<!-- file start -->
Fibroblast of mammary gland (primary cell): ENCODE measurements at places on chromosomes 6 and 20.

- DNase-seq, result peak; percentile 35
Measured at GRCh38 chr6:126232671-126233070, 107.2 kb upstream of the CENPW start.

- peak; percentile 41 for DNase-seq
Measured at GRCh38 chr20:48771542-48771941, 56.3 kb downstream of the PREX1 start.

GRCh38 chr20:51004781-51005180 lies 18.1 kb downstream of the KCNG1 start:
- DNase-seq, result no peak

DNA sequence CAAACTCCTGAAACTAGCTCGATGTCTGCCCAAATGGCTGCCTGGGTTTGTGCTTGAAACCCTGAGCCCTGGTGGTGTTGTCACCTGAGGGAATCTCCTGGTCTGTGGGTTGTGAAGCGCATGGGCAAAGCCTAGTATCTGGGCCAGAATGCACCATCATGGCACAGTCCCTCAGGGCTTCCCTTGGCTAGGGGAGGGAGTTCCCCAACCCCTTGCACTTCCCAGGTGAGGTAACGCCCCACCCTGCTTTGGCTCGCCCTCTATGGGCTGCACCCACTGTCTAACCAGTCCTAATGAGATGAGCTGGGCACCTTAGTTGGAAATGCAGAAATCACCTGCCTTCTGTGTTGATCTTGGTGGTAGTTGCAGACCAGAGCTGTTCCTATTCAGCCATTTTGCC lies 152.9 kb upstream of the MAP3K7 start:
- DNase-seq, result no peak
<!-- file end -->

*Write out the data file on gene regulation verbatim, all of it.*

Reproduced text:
Fibroblast of mammary gland (primary cell): ENCODE measurements at places on chromosomes 6 and 20.

- DNase-seq, result peak; percentile 35
Measured at GRCh38 chr6:126232671-126233070, 107.2 kb upstream of the CENPW start.

- peak; percentile 41 for DNase-seq
Measured at GRCh38 chr20:48771542-48771941, 56.3 kb downstream of the PREX1 start.

GRCh38 chr20:51004781-51005180 lies 18.1 kb downstream of the KCNG1 start:
- DNase-seq, result no peak

DNA sequence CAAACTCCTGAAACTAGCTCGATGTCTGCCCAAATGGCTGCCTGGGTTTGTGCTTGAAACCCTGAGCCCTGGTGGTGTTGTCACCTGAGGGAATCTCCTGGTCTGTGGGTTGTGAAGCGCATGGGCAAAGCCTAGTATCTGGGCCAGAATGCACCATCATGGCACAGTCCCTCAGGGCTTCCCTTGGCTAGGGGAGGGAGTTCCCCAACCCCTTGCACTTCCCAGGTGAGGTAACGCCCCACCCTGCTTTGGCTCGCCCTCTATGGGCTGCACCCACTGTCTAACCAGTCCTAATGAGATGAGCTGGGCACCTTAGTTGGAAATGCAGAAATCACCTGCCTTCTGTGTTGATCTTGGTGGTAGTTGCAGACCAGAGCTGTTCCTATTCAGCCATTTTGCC lies 152.9 kb upstream of the MAP3K7 start:
- DNase-seq, result no peak